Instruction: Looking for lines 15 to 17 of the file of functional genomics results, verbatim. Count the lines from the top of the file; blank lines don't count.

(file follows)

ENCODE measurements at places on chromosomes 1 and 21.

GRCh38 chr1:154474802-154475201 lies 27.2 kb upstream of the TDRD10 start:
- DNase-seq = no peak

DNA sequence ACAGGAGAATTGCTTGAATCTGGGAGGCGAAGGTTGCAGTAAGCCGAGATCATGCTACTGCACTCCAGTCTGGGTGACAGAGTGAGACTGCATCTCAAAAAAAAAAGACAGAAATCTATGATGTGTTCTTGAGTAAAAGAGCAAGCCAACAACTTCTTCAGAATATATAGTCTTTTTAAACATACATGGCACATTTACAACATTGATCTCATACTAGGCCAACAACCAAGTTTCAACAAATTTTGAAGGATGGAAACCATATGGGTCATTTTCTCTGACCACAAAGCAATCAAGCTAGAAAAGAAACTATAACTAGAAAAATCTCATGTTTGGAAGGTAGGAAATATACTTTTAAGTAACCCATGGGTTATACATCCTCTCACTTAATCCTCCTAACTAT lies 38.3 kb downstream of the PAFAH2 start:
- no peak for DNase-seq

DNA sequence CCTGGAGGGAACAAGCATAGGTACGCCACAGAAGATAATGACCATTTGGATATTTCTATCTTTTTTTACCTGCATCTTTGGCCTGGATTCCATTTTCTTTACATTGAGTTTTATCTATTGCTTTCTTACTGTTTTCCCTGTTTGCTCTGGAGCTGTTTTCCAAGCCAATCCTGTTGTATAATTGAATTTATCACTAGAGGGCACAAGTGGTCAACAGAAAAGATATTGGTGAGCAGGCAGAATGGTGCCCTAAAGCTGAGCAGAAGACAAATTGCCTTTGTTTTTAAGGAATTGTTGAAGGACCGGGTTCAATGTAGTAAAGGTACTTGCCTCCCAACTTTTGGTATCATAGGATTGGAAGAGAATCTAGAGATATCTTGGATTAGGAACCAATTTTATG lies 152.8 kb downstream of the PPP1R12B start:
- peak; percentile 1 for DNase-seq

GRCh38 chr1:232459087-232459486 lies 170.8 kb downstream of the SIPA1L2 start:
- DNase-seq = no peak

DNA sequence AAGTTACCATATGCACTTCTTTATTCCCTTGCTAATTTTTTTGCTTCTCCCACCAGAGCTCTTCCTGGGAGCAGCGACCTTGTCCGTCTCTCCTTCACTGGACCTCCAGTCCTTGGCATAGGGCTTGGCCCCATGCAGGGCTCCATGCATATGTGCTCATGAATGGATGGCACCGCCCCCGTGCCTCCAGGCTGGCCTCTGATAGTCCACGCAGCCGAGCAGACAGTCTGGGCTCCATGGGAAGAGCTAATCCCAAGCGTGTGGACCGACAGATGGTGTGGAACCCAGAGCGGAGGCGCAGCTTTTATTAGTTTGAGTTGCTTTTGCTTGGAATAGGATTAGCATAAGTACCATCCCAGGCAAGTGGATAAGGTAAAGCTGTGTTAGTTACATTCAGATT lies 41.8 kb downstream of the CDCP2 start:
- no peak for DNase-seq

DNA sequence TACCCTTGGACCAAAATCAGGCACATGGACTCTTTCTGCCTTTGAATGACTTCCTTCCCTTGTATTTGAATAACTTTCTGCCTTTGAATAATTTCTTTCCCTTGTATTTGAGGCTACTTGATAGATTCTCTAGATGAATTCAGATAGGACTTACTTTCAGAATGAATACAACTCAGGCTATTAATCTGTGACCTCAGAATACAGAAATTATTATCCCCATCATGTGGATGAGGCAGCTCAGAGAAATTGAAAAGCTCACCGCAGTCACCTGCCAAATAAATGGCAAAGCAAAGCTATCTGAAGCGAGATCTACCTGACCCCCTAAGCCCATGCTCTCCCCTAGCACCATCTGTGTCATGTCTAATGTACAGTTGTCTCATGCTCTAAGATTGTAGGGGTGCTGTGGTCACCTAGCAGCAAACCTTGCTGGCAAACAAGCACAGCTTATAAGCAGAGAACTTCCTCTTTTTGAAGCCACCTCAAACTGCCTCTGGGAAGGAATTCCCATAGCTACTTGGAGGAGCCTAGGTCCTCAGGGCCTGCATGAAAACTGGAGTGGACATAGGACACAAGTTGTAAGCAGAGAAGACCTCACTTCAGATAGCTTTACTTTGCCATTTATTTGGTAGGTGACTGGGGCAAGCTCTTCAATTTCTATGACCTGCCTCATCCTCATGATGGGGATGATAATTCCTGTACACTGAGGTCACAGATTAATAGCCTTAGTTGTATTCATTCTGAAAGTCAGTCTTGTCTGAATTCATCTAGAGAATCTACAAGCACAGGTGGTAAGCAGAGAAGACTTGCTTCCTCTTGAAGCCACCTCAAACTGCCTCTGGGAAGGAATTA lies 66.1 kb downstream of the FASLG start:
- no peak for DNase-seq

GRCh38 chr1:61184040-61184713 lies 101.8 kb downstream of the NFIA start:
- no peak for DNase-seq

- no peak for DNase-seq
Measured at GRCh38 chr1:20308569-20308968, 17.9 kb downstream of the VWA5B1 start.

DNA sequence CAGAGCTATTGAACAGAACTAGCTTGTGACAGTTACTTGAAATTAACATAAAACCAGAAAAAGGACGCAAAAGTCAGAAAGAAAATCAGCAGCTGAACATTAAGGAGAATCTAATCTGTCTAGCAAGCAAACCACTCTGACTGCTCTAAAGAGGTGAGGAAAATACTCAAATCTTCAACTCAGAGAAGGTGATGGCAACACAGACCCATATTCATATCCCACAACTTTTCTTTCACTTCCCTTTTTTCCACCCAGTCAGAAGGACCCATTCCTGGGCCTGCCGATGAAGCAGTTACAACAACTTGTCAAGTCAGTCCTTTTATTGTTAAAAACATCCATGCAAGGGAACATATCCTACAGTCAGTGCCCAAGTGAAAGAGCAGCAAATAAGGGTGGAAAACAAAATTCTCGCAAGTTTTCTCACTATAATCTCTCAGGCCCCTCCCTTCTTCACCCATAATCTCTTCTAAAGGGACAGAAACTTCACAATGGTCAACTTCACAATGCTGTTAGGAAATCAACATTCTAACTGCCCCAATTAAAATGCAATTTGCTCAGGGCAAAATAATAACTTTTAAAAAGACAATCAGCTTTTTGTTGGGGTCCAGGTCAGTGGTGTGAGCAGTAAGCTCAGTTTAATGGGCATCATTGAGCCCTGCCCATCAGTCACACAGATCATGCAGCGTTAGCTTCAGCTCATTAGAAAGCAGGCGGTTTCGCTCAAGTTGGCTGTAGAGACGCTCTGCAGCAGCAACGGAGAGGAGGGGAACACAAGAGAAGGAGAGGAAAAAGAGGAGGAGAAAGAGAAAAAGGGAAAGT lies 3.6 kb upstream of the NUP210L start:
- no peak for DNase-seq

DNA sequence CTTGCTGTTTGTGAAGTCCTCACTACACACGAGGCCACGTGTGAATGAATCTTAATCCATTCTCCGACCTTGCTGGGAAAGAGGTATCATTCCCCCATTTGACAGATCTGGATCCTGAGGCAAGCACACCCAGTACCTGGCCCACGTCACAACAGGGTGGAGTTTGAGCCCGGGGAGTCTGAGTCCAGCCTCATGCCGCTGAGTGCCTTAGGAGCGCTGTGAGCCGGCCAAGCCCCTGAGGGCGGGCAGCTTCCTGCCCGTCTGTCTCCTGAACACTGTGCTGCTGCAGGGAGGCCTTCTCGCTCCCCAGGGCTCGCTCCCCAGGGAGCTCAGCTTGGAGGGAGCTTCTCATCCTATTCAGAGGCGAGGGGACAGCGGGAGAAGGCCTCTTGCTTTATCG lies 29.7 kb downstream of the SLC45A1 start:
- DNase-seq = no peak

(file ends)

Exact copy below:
- no peak for DNase-seq

- no peak for DNase-seq
Measured at GRCh38 chr1:20308569-20308968, 17.9 kb downstream of the VWA5B1 start.